According to the Wikipedia definition, gaslighting “is a form of manipulation that seeks to sow seeds of doubt in a targeted individual or members of a group, hoping to make targets question their own memory, perception, and sanity. Using persistent denial, misdirection, contradiction, and lying, it attempts to destabilize the target and delegitimize the target’s belief.”
In certain cases, it would seem the aforementioned target has been especially effectively gaslighted when: the identity of the manipulator no longer clear; the target begins to use its own principles to doubt itself; and uses those same distorted principles to manifest antagonism towards its own and its allies rather than its enemies.
It’s possible that Rabbi Donniel Hartman’s admonition to “count to three” in these pages demonstrates how effective the gaslighting has been: religious Zionist Jews sometimes will co-opt their own religious tenets to essentially hand talking points to our sworn mortal enemies.
Ironically, Rabbi Hartman himself seems to have “counted to three” in his piece; using the Judaic concepts of “ger”, “chaver” and “whole Torah”, he has all but made it not only a moral, but Judaic imperative to equate Palestinian nationalism and Zionism: what else could it mean when he says “[i]f Palestinians must accept the legitimacy of the Jewish state, it seems self-evident that Israel must reciprocate in kind. This is not a concession to Palestinians, but a commitment to the core teaching of our tradition”?
Examine first the oft-mistranslated “what is hateful unto you, do not do unto others.” The word “others” is a mistranslation of “chavercha”, which is likely better translated as “friend” or “fellow”, which implies a relationship of some collegiality rather than outright eliminationist hostility. That should be independent of questions of religious affiliation or denomination. Different rules might apply when the ostensible “chaver” might qualify more as a “[ha]ba lehargecha”, even moreso when that intention is declared and celebrated.
Next examine the now-universal expansion of the concept of “ger” to anyone who is an ostensible “other”. There has been enough ink spilled about how this has been defined down from its original halachic provenance, especially with regards to immigrants and refugees. Suffice it to say, however, that, like the “chaver”, a “ger” even by Rabbi Hartman’s definition wouldn’t ab initio advocate for the abolition of their hosts’ national and civil right as a sine qua non of the definition of theirs.
Finally, and likewise, the concept of “whole Torah” essentially mandating granting parallel national rights to the Palestinians. That “implies” something other than what Rabbi Hartman wants: that we have no choice as Jews but to be complicit in our own destruction. If there is any principle in the “whole Torah” that is as absolutist as Rabbi Hartman’s admonition, it stands to reason that it would rather mandate our preservation rather than our destruction. It was Gandhi who thought that the Jews’ most sublime expression of spirituality would have been to willingly go to their slaughter during the Holocaust, even to the last Jewish soul. But Gandhi at least didn’t claim that his principles were Torah principles.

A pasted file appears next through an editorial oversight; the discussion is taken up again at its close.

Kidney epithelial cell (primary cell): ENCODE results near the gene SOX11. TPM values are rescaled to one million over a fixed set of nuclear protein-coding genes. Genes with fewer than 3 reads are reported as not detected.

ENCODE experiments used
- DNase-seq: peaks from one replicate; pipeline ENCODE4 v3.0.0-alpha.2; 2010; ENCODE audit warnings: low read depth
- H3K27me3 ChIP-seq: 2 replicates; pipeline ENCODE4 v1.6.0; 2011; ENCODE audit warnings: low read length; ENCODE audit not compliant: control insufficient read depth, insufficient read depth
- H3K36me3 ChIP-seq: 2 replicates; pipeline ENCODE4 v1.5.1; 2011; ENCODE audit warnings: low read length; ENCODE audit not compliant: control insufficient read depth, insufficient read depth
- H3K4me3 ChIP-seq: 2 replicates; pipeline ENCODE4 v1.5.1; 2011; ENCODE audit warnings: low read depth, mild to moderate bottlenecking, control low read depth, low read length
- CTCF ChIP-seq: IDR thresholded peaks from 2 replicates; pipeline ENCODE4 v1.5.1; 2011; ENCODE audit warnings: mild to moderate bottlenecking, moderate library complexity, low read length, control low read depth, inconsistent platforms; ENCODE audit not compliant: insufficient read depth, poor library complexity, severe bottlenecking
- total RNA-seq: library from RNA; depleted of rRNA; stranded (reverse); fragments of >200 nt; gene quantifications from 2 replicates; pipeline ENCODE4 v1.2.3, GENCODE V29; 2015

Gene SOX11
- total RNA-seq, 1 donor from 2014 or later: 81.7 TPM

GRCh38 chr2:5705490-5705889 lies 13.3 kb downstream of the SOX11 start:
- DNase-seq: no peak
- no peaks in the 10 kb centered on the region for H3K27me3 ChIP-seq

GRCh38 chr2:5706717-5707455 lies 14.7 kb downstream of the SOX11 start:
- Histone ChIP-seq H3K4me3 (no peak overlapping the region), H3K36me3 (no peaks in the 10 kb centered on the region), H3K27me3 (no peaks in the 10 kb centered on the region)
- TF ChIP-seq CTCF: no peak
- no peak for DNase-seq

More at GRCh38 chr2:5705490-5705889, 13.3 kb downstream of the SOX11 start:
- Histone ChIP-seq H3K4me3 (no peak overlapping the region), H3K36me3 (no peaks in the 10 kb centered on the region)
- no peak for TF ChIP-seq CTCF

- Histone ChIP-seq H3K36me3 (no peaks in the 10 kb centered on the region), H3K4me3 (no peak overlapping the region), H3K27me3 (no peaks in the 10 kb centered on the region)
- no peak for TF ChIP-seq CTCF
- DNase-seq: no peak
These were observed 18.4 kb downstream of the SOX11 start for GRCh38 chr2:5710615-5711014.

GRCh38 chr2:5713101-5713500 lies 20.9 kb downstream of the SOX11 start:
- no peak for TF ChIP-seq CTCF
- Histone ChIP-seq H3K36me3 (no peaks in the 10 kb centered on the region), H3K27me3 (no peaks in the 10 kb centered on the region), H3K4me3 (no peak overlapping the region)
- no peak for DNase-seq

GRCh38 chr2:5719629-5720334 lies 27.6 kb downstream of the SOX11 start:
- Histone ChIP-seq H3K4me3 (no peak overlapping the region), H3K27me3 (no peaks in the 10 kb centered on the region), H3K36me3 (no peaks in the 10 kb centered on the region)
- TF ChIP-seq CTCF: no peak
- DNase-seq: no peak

It is an open question whether Rabbi Hartman has taken Jewish concepts from ostensibly Judeocentric sources and universalized them. It’s a further open question whether using concepts that should apply to Jews first and then assume they might bind Jews in their relations with their external negotiating partners, especially if said negotiating partners have consistently made statements as a matter of policy that advocate for Judeocide. It is as if we are required to not only negotiate on their behalf as well as ours, but also to tip the negotiations to their benefit.
What that starts to resemble is another concept: anavtut; or, loosely, humility.
The kind of humility where one can be gaslighted into paralysis.
The kind of humility where one not only cannot take one’s own side in a fight, or sometimes even admit that one is in a fight, but might even assume that one’s own side is the wrong side according to its own principles.
The kind of humility where a rigid adherence to assumed definitions of various religious concepts end up ennobling our eliminationist enemies from both within and without: when Rabbi Zechariah ben Avkilus vetoed a series of possible corrective actions during the Bar Kamtza episode due to their religious and/or ethical questionability, his colleagues and history were both unsparing: “R. Johanan thereupon remarked: through the “anvatanut” of R. Zechariah b. Abkulas our House has been destroyed, our Temple burnt and we ourselves exiled from our land.” (TB Gittin 56a).